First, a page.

Most people know the story by now of how 19-year-old Harvard sophomore Mark Zuckerberg started Facebook in his college dorm room.
The site, which essentially began as an online student directory, went live on Feb. 4, 2004. Thefacebook, as it was then called, became popular almost instantly. Within four days, more than 650 students had registered. After one month, the number had reached 10,000. And now, more than six years later, close to 500 million people worldwide actively use the site.
Author David Kirkpatrick spent a considerable amount of time with Zuckerberg while writing his new book The Facebook Effect. Zuckerberg, Kirkpatrick tells NPR's Deborah Amos, is adamant in his belief that the world is becoming more open.
"He sees the world as moving very rapidly toward transparency and very rapid sharing of data between individuals in all sorts of ways, on and off Facebook," Kirkpatrick says. "And from the day he first created his system, he had this ethos of sharing that he strongly believed in."
For Zuckerberg, that ethos means sharing everything. He disagrees with the notion that people have different identities. To him, the idea that someone is different at work than at home, than at a rock concert, is dishonest. Says Kirkpatrick, "He believes that he will live a better life personally, and all of us will be more honest, and ultimately it will be better for the world if we dispense with that belief."
Sharing everything, though, can get users into trouble. At least 30 percent of employers have rejected applicants because of things they've found on Facebook and other social networks, Kirkpatrick says. He gives examples of people who have made some big Facebook mistakes, like jurors who post information about the trials they're involved in, or a prison guard who "friends" prisoners.
There's also the problem of what's known as "peer-to-peer" privacy violations. While users may not be posting information about themselves, their friends and family are -- and many times, it's information that people might not want out there. Shortly after the new head of the British intelligence service was named, it came to light that his wife had been using Facebook to post pictures of their children and details that could reveal his home address.
It's understandable, then, that people are concerned about privacy and security. Not surprisingly, Facebook has encountered a lot of pushback about its privacy policies. Some of that has come from individual users. But it's also coming from governments, such as the Pakistani government, which considered shutting down Facebook entirely after some users formed a group called "Everybody Draw Mohammed Day." Facebook ended up removing the group, even though it didn't violate the terms of service.
"When you have a genuinely global system like this and all the different value systems that it encounters in being global," Kirkpatrick says, "it's quite amazing all the challenges it's going to face from government. There's no way that Facebook is going to avoid substantial regulatory pushback in many ways."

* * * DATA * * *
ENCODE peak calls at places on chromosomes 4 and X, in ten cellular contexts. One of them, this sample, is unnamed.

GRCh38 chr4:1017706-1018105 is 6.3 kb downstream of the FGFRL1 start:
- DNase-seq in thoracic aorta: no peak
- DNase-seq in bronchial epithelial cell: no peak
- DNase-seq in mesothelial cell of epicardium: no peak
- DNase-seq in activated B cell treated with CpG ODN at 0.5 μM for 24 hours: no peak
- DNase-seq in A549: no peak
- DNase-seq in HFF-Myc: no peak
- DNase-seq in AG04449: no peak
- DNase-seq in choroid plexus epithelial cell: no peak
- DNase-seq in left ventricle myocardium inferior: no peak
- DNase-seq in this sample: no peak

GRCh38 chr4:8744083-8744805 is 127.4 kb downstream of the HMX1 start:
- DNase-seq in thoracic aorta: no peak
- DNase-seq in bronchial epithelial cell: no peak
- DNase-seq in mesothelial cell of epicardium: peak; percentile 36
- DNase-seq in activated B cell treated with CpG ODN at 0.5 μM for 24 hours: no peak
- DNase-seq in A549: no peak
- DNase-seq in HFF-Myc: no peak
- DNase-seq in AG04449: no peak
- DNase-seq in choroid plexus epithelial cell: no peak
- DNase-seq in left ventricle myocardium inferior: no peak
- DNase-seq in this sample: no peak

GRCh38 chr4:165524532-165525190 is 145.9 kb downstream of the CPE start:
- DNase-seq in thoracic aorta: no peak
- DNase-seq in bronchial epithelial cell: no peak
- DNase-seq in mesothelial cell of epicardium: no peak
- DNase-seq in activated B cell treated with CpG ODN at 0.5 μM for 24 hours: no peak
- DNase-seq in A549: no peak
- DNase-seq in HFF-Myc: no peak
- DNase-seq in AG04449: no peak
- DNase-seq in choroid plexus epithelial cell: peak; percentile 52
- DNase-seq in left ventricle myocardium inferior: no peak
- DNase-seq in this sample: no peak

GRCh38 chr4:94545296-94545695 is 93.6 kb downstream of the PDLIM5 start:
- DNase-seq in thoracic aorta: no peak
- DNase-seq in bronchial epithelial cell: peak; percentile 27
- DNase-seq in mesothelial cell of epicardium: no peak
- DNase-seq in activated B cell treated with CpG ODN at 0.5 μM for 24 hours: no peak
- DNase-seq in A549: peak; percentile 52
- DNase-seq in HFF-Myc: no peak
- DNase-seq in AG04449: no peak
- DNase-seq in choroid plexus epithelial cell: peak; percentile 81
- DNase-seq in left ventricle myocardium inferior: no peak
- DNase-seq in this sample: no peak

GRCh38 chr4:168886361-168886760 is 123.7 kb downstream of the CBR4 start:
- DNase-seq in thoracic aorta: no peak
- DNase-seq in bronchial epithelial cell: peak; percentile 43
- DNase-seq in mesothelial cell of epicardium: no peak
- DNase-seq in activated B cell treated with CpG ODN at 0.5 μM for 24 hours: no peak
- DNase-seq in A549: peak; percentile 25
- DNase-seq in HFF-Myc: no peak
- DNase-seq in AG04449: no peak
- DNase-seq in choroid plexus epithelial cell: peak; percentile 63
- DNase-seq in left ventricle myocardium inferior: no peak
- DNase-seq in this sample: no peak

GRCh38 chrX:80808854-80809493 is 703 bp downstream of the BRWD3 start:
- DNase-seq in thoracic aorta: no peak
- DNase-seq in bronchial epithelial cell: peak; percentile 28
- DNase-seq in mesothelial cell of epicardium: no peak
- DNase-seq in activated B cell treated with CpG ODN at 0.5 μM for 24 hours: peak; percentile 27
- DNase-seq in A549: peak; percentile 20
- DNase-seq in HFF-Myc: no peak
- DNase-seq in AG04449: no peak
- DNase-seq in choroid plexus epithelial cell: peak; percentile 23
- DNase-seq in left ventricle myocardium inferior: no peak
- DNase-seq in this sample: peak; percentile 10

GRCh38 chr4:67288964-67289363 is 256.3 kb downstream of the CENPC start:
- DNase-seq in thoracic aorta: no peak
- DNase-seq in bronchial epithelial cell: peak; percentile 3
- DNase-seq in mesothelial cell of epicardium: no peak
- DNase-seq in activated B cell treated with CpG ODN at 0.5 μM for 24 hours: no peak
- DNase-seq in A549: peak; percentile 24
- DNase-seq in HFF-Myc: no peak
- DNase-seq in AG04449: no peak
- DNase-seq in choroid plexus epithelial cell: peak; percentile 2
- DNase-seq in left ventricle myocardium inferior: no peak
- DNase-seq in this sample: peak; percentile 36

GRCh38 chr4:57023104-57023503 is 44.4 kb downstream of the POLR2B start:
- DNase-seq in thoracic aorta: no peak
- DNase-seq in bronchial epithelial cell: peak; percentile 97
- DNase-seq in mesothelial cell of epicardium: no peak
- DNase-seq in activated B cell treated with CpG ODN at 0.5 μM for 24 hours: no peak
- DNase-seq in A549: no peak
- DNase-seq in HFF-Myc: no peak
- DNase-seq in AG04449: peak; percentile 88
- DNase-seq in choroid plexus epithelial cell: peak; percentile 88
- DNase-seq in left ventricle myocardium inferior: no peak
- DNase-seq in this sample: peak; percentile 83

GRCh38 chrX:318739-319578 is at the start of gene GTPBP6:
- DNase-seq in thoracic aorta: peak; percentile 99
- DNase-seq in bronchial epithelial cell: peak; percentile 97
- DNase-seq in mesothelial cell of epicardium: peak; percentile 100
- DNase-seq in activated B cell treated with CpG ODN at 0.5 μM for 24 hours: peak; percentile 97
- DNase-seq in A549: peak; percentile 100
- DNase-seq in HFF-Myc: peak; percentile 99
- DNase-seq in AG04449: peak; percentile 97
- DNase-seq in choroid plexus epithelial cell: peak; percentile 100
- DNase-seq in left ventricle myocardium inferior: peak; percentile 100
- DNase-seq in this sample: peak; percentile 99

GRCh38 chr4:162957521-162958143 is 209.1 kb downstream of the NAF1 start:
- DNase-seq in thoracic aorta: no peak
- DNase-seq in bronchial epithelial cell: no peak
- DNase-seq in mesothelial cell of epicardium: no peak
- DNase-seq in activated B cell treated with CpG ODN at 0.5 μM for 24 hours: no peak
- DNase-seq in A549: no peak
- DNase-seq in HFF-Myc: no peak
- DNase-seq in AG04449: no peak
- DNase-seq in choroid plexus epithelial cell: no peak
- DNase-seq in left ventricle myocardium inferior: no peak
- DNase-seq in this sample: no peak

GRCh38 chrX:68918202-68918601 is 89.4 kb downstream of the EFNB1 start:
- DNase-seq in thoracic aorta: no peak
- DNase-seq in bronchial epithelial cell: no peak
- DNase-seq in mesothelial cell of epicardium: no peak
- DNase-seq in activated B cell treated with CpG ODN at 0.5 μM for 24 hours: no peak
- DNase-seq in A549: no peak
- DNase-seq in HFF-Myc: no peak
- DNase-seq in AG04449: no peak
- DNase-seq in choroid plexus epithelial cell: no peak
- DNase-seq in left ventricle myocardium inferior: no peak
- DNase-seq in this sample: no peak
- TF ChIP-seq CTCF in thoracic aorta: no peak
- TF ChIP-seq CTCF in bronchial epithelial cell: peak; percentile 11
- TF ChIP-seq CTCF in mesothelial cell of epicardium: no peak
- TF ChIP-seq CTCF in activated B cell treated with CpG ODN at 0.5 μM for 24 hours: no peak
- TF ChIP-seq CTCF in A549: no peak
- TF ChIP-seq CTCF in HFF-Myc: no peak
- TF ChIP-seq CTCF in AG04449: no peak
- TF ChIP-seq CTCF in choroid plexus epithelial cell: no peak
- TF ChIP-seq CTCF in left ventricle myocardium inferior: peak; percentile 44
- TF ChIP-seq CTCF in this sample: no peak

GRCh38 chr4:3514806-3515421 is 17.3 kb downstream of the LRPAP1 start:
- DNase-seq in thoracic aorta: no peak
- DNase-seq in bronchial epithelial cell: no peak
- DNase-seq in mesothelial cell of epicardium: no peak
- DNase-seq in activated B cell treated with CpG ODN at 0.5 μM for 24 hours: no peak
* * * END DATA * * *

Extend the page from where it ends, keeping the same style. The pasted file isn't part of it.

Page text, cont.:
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DEBORAH AMOS, host:
Many people know the story by now how a 19-year-old Harvard sophomore started Facebook in his college dorm room. Ancient history - that was 2003.
Nearly a half billion people now use Mark Zuckerberg's social networking site. Still, Facebook has yet to make a profit and there are many questions over privacy raised by users and now some governments.
David Kirkpatrick is the author of a new book, "The Facebook Effect."
Mr. DAVID KIRKPATRICK (Author, "The Facebook Effect"): Good to be here.
AMOS: Before we get to the privacy issues, I'd like to talk a bit about Facebook founder Mark Zuckerberg. You had amazing access to him. Whats his world view and how does that shape what Facebook is?
Mr. KIRKPATRICK: Well, he sees the world as increasingly opening up, on and off Facebook. And from the day he first created his system, he had this ethos of sharing that he strongly believed in.
You know, the history of humanity has basically been in villages and small towns. And in that context, people pretty much knew each other's business. It's very interesting to me that a system created by a guy like Mark Zuckerberg, which is all about sort of getting inside the business of your friends, has emerged just at the moment when we're all moving to cities. Because it actually suggests that we can maybe make this transition and retain some of the same dynamic we had in the small town.
AMOS: And the investment firms are saying that Facebook is worth over $10 billion. What exactly...
Mr. KIRKPATRICK: More than that, actually. The latest transactions put it in the 25, 26 billion dollar range.
AMOS: It's extraordinary. So whats so valuable?
Mr. KIRKPATRICK: Well, in the United States, where about 125 million people use Facebook at least once a month, the average of those Americans, according to Nielsen, is they're spending seven hours a month there. So you have 125 million Americans spending seven hours a month, and then you look at it it's 500 million worldwide. You know, this is just something that you can't disregard. It's a massive, massive way that people are spending their time.
AMOS: Well, I must say, reading the book, it's very clear that the money part of this almost came as a surprise.
Mr. KIRKPATRICK: Well, I think if there's a theme to the book, the theme is that Zuckerberg is not building a business. He's a building what he considers to be a social movement. And I really do think thats what he thinks.